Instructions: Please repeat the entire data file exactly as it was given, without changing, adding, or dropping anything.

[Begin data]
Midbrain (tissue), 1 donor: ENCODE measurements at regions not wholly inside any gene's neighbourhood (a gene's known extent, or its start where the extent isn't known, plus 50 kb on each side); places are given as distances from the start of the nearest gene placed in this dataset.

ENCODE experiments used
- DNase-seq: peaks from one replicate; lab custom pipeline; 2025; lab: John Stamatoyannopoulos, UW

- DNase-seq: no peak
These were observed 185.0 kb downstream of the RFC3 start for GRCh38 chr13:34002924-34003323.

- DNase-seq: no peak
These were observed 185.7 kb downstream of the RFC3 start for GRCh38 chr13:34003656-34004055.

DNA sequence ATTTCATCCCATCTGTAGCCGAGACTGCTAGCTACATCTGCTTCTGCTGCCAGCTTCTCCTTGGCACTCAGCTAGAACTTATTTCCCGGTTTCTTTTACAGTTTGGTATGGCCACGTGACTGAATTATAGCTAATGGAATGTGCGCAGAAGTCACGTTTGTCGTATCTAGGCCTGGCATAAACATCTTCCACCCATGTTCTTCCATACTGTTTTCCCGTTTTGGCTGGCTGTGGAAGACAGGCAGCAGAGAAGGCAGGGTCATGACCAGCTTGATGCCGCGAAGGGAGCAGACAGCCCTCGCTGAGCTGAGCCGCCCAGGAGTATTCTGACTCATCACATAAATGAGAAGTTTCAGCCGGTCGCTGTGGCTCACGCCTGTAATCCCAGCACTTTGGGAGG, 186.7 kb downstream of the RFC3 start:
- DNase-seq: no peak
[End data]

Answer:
Midbrain (tissue), 1 donor: ENCODE measurements at regions not wholly inside any gene's neighbourhood (a gene's known extent, or its start where the extent isn't known, plus 50 kb on each side); places are given as distances from the start of the nearest gene placed in this dataset.

ENCODE experiments used
- DNase-seq: peaks from one replicate; lab custom pipeline; 2025; lab: John Stamatoyannopoulos, UW

- DNase-seq: no peak
These were observed 185.0 kb downstream of the RFC3 start for GRCh38 chr13:34002924-34003323.

- DNase-seq: no peak
These were observed 185.7 kb downstream of the RFC3 start for GRCh38 chr13:34003656-34004055.

DNA sequence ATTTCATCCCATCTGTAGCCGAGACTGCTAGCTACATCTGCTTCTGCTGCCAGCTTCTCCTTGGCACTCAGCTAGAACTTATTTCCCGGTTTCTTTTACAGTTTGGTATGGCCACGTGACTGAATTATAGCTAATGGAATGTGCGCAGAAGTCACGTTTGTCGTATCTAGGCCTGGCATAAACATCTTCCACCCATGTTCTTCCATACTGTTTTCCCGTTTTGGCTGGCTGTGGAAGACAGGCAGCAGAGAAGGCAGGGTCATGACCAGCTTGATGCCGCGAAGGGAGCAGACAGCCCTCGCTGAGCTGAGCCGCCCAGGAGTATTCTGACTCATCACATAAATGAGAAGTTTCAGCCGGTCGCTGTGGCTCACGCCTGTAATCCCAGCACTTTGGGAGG, 186.7 kb downstream of the RFC3 start:
- DNase-seq: no peak